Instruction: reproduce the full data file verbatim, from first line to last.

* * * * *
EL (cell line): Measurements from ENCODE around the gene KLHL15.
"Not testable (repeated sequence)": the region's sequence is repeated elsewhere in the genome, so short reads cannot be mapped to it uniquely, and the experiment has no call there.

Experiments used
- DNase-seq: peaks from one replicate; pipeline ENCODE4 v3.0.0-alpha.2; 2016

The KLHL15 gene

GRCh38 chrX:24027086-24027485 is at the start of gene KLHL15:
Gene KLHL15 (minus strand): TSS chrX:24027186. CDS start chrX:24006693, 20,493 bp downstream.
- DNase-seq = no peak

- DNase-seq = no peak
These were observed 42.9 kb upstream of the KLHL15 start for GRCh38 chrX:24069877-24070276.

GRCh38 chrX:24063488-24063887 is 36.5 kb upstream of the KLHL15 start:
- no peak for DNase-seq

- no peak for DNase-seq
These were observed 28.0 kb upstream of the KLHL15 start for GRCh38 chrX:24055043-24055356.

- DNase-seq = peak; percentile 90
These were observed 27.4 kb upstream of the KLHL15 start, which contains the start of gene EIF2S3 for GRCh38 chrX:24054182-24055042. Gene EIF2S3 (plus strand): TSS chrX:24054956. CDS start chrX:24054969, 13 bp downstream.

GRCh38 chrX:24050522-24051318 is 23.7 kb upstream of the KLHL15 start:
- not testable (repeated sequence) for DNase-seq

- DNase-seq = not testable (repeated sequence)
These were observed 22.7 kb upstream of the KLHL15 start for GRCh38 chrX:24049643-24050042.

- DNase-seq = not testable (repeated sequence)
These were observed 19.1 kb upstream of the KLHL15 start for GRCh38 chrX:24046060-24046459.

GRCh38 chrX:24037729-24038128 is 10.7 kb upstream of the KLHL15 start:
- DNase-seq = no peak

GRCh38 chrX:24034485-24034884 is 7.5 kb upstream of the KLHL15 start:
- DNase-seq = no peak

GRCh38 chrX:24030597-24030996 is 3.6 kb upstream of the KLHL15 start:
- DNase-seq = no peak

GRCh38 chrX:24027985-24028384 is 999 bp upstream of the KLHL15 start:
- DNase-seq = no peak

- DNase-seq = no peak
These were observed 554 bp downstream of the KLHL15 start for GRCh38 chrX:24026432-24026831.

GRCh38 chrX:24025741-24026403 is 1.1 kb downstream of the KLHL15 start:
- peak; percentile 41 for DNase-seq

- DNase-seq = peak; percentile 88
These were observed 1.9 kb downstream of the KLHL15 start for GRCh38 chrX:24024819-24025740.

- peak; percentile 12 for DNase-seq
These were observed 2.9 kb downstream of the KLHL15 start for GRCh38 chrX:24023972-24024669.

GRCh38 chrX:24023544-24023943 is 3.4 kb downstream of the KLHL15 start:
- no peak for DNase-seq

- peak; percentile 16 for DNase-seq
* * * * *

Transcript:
EL (cell line): Measurements from ENCODE around the gene KLHL15.
"Not testable (repeated sequence)": the region's sequence is repeated elsewhere in the genome, so short reads cannot be mapped to it uniquely, and the experiment has no call there.

Experiments used
- DNase-seq: peaks from one replicate; pipeline ENCODE4 v3.0.0-alpha.2; 2016

The KLHL15 gene

GRCh38 chrX:24027086-24027485 is at the start of gene KLHL15:
Gene KLHL15 (minus strand): TSS chrX:24027186. CDS start chrX:24006693, 20,493 bp downstream.
- DNase-seq = no peak

- DNase-seq = no peak
These were observed 42.9 kb upstream of the KLHL15 start for GRCh38 chrX:24069877-24070276.

GRCh38 chrX:24063488-24063887 is 36.5 kb upstream of the KLHL15 start:
- no peak for DNase-seq

- no peak for DNase-seq
These were observed 28.0 kb upstream of the KLHL15 start for GRCh38 chrX:24055043-24055356.

- DNase-seq = peak; percentile 90
These were observed 27.4 kb upstream of the KLHL15 start, which contains the start of gene EIF2S3 for GRCh38 chrX:24054182-24055042. Gene EIF2S3 (plus strand): TSS chrX:24054956. CDS start chrX:24054969, 13 bp downstream.

GRCh38 chrX:24050522-24051318 is 23.7 kb upstream of the KLHL15 start:
- not testable (repeated sequence) for DNase-seq

- DNase-seq = not testable (repeated sequence)
These were observed 22.7 kb upstream of the KLHL15 start for GRCh38 chrX:24049643-24050042.

- DNase-seq = not testable (repeated sequence)
These were observed 19.1 kb upstream of the KLHL15 start for GRCh38 chrX:24046060-24046459.

GRCh38 chrX:24037729-24038128 is 10.7 kb upstream of the KLHL15 start:
- DNase-seq = no peak

GRCh38 chrX:24034485-24034884 is 7.5 kb upstream of the KLHL15 start:
- DNase-seq = no peak

GRCh38 chrX:24030597-24030996 is 3.6 kb upstream of the KLHL15 start:
- DNase-seq = no peak

GRCh38 chrX:24027985-24028384 is 999 bp upstream of the KLHL15 start:
- DNase-seq = no peak

- DNase-seq = no peak
These were observed 554 bp downstream of the KLHL15 start for GRCh38 chrX:24026432-24026831.

GRCh38 chrX:24025741-24026403 is 1.1 kb downstream of the KLHL15 start:
- peak; percentile 41 for DNase-seq

- DNase-seq = peak; percentile 88
These were observed 1.9 kb downstream of the KLHL15 start for GRCh38 chrX:24024819-24025740.

- peak; percentile 12 for DNase-seq
These were observed 2.9 kb downstream of the KLHL15 start for GRCh38 chrX:24023972-24024669.

GRCh38 chrX:24023544-24023943 is 3.4 kb downstream of the KLHL15 start:
- no peak for DNase-seq

- peak; percentile 16 for DNase-seq